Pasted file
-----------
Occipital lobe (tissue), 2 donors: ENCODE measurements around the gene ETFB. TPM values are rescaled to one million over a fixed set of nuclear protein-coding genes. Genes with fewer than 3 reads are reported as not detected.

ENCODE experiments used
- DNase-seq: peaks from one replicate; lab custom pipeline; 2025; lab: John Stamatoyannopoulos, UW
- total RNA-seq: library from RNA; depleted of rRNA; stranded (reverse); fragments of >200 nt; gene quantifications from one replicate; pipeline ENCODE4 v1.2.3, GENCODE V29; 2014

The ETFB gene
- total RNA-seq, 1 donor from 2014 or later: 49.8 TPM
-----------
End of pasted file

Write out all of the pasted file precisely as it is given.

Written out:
Occipital lobe (tissue), 2 donors: ENCODE measurements around the gene ETFB. TPM values are rescaled to one million over a fixed set of nuclear protein-coding genes. Genes with fewer than 3 reads are reported as not detected.

ENCODE experiments used
- DNase-seq: peaks from one replicate; lab custom pipeline; 2025; lab: John Stamatoyannopoulos, UW
- total RNA-seq: library from RNA; depleted of rRNA; stranded (reverse); fragments of >200 nt; gene quantifications from one replicate; pipeline ENCODE4 v1.2.3, GENCODE V29; 2014

The ETFB gene
- total RNA-seq, 1 donor from 2014 or later: 49.8 TPM